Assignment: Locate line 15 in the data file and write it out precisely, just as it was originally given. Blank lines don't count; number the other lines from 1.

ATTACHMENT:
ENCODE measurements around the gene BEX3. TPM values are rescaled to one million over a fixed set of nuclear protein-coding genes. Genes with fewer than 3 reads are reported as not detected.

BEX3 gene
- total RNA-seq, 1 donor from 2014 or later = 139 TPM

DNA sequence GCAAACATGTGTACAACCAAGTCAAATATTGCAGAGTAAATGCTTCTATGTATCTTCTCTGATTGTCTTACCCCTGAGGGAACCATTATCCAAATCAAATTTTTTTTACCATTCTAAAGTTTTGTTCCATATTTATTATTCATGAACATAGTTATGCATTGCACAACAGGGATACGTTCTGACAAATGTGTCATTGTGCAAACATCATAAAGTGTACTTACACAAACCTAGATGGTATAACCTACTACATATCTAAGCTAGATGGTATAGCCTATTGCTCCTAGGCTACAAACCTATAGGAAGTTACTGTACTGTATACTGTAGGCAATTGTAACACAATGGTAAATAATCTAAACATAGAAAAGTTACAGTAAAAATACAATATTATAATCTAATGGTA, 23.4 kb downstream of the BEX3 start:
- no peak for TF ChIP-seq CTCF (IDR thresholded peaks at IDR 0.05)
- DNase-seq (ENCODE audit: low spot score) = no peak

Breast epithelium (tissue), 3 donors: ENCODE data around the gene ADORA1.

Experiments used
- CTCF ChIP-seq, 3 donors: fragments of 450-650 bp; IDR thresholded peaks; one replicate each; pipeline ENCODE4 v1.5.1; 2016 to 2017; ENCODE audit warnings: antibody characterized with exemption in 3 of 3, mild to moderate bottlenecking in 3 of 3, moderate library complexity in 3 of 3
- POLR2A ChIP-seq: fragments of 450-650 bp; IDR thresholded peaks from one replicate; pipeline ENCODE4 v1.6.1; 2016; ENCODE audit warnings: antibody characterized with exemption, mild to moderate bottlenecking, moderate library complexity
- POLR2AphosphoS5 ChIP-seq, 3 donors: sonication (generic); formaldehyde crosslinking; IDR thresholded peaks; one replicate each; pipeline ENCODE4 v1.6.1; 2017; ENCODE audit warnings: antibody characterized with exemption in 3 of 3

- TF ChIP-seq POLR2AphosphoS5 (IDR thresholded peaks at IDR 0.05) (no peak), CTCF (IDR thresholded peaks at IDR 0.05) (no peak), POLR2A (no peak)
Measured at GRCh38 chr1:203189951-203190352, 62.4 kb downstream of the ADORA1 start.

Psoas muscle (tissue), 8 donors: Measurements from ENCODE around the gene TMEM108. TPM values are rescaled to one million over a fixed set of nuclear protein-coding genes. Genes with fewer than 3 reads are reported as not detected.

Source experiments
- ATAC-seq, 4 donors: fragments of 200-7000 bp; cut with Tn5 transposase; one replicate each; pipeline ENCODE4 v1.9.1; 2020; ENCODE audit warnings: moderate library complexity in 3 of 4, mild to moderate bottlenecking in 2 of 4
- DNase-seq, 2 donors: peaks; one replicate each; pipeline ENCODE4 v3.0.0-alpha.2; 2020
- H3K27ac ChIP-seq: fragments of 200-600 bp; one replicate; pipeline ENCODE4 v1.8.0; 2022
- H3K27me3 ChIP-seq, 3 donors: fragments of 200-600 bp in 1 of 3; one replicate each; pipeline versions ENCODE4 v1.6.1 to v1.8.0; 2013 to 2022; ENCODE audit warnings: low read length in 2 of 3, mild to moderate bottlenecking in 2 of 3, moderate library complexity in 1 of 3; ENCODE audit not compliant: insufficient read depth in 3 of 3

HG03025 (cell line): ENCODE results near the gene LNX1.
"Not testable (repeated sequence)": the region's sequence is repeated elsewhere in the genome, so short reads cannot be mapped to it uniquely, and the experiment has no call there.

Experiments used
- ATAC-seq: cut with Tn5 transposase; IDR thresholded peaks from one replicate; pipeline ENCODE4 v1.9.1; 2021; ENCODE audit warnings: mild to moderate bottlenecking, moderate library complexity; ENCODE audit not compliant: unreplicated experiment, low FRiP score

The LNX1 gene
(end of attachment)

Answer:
Source experiments